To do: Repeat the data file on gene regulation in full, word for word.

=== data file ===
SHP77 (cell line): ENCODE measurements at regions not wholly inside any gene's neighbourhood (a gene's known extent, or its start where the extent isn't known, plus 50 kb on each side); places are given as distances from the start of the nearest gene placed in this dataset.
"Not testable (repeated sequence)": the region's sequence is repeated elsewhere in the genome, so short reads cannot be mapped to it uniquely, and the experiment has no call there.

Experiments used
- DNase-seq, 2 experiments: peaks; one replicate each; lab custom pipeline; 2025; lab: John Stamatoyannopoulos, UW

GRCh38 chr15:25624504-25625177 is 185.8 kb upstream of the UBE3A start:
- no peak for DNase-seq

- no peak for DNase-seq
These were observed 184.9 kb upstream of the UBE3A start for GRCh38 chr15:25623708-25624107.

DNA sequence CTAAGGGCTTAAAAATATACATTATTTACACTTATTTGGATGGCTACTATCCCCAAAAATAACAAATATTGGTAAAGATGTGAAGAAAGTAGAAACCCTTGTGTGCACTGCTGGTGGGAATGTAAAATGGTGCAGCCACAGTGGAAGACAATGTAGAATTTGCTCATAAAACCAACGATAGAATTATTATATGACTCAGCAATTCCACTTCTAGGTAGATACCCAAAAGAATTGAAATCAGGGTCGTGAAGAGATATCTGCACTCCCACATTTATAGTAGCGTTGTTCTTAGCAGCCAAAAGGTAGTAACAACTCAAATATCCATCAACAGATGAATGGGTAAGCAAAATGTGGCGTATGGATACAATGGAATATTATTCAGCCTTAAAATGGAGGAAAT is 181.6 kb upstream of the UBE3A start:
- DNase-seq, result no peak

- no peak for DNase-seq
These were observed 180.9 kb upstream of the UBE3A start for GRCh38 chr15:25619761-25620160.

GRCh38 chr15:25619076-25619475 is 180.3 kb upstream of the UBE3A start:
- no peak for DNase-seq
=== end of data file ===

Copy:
SHP77 (cell line): ENCODE measurements at regions not wholly inside any gene's neighbourhood (a gene's known extent, or its start where the extent isn't known, plus 50 kb on each side); places are given as distances from the start of the nearest gene placed in this dataset.
"Not testable (repeated sequence)": the region's sequence is repeated elsewhere in the genome, so short reads cannot be mapped to it uniquely, and the experiment has no call there.

Experiments used
- DNase-seq, 2 experiments: peaks; one replicate each; lab custom pipeline; 2025; lab: John Stamatoyannopoulos, UW

GRCh38 chr15:25624504-25625177 is 185.8 kb upstream of the UBE3A start:
- no peak for DNase-seq

- no peak for DNase-seq
These were observed 184.9 kb upstream of the UBE3A start for GRCh38 chr15:25623708-25624107.

DNA sequence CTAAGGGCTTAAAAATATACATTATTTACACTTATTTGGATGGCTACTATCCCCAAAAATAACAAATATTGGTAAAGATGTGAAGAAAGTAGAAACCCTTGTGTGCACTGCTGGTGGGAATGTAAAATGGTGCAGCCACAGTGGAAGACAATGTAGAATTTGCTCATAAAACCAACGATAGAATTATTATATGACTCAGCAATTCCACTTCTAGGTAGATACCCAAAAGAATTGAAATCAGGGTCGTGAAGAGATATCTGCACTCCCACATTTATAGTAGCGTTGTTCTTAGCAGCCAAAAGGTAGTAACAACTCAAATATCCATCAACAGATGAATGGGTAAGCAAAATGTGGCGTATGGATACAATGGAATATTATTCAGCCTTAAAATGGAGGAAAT is 181.6 kb upstream of the UBE3A start:
- DNase-seq, result no peak

- no peak for DNase-seq
These were observed 180.9 kb upstream of the UBE3A start for GRCh38 chr15:25619761-25620160.

GRCh38 chr15:25619076-25619475 is 180.3 kb upstream of the UBE3A start:
- no peak for DNase-seq